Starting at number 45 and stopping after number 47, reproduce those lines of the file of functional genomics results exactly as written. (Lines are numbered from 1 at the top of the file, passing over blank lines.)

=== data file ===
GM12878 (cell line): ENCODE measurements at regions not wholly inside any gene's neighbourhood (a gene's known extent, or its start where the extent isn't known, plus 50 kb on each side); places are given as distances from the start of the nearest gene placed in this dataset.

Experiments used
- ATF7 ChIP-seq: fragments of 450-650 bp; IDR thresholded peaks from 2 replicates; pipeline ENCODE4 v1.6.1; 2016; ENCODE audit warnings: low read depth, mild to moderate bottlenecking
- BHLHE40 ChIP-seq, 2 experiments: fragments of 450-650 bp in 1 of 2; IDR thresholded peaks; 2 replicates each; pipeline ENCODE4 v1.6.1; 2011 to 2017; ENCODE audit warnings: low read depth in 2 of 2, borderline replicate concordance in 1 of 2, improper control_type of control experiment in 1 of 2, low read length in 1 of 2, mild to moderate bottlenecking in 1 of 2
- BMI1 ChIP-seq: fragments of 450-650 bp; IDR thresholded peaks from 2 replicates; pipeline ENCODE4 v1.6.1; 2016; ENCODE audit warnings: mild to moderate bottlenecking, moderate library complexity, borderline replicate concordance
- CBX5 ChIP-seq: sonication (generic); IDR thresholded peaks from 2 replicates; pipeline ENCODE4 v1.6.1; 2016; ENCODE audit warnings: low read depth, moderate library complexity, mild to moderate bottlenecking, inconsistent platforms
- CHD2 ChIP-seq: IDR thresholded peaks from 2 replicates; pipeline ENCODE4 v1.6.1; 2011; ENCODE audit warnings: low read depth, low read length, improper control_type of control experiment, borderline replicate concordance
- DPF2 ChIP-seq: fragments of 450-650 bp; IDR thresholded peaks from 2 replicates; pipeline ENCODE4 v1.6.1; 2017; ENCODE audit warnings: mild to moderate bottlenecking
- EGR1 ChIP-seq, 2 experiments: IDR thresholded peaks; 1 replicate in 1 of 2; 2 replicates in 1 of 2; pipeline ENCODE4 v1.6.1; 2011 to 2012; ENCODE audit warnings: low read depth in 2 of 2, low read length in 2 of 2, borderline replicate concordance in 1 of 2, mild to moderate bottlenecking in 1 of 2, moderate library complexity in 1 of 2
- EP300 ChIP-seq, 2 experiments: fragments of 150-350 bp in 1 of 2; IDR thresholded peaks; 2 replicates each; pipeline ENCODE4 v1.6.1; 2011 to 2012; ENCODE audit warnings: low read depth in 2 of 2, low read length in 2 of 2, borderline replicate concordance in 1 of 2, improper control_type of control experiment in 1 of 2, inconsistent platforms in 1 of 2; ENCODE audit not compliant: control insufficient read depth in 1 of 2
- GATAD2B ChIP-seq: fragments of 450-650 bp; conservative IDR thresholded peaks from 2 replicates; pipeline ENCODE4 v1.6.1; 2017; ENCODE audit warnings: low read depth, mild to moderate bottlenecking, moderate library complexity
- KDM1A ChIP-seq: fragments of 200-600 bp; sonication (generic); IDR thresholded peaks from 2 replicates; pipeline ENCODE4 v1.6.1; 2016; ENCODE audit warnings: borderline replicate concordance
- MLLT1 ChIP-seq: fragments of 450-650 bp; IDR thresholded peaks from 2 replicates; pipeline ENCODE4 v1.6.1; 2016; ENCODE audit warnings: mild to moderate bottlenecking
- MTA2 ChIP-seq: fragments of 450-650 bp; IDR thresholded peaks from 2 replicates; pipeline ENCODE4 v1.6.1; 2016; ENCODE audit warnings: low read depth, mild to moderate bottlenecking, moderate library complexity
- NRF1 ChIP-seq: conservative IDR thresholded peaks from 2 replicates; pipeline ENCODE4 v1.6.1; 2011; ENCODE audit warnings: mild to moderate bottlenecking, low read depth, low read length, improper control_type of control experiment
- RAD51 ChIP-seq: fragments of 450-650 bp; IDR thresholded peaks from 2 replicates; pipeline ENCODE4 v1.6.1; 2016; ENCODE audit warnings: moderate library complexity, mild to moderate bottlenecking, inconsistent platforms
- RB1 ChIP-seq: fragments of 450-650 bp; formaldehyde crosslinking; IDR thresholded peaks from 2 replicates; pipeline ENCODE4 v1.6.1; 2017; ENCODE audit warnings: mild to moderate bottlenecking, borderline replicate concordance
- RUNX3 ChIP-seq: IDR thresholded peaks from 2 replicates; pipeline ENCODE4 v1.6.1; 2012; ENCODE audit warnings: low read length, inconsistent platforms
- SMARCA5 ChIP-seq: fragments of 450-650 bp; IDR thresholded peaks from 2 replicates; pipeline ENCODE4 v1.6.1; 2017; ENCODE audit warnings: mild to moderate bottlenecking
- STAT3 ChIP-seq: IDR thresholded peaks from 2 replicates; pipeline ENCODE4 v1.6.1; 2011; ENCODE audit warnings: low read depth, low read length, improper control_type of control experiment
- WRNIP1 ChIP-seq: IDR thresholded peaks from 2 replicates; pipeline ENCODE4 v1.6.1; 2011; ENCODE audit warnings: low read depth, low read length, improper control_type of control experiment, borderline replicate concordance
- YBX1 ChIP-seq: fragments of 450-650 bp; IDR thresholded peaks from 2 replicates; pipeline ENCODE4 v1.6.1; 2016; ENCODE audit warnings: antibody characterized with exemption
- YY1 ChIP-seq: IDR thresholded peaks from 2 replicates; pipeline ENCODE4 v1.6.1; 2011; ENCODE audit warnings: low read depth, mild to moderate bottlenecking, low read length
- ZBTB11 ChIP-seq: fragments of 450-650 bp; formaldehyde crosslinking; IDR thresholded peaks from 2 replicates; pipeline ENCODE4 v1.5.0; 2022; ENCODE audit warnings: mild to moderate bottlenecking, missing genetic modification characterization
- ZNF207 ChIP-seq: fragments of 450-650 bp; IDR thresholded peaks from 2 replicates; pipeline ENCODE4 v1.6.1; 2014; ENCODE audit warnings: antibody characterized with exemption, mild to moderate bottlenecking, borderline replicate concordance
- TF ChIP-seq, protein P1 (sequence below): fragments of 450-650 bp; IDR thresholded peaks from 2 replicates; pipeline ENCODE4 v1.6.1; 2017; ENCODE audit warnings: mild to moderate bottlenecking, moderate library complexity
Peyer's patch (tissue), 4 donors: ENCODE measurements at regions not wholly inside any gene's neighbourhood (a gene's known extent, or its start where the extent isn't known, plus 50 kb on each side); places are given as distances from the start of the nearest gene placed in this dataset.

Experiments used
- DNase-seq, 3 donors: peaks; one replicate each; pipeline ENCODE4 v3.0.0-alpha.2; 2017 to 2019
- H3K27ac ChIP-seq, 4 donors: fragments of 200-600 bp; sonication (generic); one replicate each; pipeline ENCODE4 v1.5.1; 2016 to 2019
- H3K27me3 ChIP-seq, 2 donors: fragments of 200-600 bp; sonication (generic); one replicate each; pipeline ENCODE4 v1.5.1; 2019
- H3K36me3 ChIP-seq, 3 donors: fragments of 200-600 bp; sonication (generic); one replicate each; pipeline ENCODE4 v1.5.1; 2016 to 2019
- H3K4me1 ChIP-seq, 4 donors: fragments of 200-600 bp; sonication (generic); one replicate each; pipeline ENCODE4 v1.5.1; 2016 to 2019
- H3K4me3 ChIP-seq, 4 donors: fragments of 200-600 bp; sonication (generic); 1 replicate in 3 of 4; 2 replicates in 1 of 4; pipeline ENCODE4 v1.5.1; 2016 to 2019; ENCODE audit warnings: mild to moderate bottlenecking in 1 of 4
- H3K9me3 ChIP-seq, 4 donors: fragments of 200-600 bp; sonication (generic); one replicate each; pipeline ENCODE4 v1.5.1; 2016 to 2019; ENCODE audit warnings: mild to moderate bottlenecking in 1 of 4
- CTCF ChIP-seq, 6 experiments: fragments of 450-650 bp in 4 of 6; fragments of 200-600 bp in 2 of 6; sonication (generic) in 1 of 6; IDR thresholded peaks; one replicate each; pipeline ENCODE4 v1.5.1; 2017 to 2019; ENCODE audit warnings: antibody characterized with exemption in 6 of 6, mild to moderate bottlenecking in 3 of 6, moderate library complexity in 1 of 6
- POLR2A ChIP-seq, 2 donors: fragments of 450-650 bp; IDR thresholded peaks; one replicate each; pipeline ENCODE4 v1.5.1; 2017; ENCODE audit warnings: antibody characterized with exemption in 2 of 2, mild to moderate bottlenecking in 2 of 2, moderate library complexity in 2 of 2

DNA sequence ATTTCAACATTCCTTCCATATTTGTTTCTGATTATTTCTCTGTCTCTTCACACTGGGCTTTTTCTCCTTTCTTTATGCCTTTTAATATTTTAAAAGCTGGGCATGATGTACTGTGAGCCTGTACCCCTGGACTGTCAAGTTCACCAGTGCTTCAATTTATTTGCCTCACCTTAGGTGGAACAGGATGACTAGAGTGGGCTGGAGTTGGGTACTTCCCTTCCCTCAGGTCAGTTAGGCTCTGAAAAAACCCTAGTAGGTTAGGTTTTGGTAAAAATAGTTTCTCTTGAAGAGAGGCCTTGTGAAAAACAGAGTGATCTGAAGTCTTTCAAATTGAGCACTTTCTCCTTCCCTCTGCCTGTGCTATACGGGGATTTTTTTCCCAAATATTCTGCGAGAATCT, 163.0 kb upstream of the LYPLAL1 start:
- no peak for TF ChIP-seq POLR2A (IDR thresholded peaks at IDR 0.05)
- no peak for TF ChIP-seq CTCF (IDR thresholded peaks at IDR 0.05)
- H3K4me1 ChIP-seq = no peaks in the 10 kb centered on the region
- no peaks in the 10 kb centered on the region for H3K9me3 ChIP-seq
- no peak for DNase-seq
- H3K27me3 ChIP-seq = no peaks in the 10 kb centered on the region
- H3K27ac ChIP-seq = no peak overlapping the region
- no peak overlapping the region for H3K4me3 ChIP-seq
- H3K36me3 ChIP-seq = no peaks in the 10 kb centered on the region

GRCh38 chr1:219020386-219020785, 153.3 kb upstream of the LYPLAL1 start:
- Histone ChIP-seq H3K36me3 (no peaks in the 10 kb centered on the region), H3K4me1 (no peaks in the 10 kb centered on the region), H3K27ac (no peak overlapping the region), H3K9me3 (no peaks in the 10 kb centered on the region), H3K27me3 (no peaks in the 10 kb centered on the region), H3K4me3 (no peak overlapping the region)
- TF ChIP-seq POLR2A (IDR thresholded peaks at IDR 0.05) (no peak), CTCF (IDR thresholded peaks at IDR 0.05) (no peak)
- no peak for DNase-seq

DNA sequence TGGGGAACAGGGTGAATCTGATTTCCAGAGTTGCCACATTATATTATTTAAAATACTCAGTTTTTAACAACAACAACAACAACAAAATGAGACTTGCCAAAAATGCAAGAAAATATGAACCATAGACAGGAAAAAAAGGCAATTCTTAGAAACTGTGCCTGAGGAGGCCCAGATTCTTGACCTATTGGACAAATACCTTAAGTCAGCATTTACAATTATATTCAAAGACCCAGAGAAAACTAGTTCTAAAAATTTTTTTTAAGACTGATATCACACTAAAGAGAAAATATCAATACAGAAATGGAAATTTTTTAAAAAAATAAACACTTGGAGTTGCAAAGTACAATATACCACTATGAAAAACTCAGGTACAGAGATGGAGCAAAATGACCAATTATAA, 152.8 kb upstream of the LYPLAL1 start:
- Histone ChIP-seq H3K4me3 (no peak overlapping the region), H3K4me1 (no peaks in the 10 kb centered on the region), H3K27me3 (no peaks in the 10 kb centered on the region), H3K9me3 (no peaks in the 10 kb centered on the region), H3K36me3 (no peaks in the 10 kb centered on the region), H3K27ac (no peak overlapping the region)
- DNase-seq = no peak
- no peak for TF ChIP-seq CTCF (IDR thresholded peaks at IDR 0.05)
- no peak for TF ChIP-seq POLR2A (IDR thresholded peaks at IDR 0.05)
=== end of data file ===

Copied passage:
- H3K27ac ChIP-seq = no peak overlapping the region
- no peak overlapping the region for H3K4me3 ChIP-seq
- H3K36me3 ChIP-seq = no peaks in the 10 kb centered on the region